Major Pro-Life Advocate Shunned as She Reveals Her White Supremacist Views
Kristen Hatten was once a figure growing in prominence in the pro-life movement. Now, she's facing resistance from even many of her own allies as she has descended into the depths of alt-right ideology and embraced contemporary white supremacy, Laura Bassett of the Huffington Post reported.
Hatten's descent reveals some of the fomenting tensions with the American right-wing that first became visible with the rise of President Donald Trump. The pro-life advocate was not a fan of Trump himself during the 2016 election, but since his win, she has found herself more aligned with some of his "alt-right supporters." She now calls herself an "ethnonationalist," the Post reports, and she believes that the United States should be a "homeland" for white people.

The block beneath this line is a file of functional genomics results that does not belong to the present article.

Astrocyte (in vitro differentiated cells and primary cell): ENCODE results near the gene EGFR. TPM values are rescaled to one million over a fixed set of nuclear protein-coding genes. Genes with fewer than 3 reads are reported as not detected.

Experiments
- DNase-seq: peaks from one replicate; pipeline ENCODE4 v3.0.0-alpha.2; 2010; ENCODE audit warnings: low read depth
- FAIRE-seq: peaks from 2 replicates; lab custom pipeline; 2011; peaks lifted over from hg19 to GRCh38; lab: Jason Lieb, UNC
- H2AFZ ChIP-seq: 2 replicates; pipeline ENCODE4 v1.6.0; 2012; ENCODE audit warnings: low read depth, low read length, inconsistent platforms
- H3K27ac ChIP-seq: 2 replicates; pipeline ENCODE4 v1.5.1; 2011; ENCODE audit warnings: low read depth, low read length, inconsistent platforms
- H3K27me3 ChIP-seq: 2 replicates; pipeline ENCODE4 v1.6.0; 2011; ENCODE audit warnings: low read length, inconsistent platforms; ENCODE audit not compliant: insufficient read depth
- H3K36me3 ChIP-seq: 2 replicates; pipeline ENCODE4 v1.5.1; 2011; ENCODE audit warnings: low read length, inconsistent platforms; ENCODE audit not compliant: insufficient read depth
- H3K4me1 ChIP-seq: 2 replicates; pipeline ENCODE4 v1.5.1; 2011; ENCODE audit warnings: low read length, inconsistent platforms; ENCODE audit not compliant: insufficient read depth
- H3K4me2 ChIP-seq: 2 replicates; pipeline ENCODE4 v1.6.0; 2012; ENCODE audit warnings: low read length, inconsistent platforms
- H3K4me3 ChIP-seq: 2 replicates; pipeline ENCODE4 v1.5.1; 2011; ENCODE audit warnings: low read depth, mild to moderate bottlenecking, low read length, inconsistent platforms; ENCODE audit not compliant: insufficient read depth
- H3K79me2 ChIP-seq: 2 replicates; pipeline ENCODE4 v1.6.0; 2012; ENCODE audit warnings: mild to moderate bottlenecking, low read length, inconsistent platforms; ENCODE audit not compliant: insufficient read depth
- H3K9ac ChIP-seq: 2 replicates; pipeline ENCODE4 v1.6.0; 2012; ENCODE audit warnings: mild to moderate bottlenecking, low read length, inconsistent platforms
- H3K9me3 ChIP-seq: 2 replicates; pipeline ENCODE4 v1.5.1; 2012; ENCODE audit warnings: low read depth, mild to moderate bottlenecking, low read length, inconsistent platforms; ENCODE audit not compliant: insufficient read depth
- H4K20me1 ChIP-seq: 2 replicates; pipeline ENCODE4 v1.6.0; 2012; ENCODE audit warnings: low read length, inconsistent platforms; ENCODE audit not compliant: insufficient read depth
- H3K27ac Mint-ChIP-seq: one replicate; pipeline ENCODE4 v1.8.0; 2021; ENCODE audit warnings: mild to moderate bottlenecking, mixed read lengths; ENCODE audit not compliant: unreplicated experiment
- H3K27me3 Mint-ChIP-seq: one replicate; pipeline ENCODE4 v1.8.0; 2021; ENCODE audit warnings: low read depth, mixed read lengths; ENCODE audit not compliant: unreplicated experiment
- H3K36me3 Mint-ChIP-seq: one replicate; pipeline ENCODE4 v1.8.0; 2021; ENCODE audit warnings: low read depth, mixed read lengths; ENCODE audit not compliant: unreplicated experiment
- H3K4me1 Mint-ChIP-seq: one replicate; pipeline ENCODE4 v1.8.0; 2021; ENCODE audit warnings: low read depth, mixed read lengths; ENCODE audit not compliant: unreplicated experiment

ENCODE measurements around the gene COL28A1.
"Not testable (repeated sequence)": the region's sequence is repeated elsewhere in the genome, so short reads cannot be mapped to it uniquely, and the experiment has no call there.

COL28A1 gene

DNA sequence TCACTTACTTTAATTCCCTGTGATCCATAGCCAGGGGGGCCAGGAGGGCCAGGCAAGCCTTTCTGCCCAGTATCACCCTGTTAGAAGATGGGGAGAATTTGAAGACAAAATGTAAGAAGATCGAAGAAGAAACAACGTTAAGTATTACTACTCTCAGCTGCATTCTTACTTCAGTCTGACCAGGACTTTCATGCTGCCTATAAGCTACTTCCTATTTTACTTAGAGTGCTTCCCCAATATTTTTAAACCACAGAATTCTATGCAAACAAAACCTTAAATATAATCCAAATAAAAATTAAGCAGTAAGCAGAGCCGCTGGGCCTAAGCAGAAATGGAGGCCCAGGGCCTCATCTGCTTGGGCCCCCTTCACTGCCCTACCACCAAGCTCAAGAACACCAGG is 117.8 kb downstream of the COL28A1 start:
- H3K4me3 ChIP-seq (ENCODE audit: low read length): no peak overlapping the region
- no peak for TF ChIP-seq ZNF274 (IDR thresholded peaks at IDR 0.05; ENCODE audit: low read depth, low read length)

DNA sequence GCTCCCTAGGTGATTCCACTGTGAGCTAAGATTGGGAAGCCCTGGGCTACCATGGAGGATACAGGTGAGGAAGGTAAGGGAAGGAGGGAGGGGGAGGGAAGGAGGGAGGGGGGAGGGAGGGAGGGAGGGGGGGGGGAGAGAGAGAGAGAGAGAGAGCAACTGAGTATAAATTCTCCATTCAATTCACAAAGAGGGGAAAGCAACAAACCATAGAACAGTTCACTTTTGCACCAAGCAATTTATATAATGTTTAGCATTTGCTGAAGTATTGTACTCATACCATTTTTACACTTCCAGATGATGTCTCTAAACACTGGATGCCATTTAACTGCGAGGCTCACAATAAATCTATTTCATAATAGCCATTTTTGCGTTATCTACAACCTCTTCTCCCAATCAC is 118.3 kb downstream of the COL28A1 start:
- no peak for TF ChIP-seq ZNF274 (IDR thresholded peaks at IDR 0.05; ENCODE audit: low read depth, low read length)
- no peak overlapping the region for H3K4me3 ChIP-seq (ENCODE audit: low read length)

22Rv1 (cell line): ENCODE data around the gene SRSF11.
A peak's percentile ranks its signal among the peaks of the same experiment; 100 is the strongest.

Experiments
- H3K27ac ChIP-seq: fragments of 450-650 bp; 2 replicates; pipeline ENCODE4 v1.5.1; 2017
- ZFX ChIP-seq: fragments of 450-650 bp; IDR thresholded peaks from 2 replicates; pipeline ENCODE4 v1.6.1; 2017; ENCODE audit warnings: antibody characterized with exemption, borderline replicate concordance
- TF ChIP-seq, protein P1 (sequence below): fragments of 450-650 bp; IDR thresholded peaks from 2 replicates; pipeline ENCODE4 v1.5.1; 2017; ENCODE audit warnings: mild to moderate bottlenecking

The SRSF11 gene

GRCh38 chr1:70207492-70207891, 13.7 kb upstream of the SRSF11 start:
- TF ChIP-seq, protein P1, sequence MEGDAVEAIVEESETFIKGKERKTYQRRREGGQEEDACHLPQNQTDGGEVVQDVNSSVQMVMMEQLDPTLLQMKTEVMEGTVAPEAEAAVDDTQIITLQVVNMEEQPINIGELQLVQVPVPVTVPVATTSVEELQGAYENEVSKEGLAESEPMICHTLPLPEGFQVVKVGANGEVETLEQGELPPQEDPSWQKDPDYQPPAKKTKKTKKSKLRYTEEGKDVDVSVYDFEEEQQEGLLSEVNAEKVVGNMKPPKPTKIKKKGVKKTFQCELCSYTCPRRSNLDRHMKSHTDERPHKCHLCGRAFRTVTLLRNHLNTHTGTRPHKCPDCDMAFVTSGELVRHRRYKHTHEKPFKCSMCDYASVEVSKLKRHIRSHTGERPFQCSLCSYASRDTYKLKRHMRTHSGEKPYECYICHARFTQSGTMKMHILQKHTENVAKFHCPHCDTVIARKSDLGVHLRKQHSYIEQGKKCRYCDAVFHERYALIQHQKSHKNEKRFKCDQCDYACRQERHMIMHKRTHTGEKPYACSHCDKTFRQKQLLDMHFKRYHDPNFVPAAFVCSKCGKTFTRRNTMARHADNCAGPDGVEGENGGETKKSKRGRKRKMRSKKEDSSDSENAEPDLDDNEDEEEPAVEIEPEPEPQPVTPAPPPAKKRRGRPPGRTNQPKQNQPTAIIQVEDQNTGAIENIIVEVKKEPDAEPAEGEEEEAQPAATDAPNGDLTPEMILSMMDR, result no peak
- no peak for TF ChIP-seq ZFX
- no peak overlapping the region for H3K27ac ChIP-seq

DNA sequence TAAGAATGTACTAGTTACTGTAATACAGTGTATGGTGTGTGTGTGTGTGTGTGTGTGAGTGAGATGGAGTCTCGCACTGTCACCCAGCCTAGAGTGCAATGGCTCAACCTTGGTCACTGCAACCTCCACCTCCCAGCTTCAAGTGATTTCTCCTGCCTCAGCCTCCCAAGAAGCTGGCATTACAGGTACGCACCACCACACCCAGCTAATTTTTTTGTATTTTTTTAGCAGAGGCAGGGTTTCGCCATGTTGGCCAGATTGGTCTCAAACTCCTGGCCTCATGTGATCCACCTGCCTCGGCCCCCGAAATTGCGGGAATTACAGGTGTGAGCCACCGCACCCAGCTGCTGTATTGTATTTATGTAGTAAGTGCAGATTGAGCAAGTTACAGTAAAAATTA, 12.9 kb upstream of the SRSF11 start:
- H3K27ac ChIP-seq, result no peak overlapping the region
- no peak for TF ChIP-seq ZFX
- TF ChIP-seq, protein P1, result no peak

While she denies that she's a "white supremacist," the vision of the U.S. as a white ethno-state necessarily involves the widespread abduction and expulsion of millions of people of color — a brutal and vicious idea that, in practice, would surely be nothing short of ethnic cleansing.
"I suppose by today's standard I am 'racist,'" she wrote in a now-deleted Facebook screengrabbed by the Post. "But that word doesn't really scare me."
The Dallas Morning News, where Hatten had been a contributor, told the Post that it will no longer publish her writing in light of her views. She was also forced out of the New Wave Feminists, a pro-life group, because of her racism, the Post reports.
But as Bassett notes, the problem of white supremacy on the right is not confined to Hatten. White supremacists have been drawn to central conservative organizations such as the March for Life and the Family Research Council. This problem is unlikely to go away any time soon.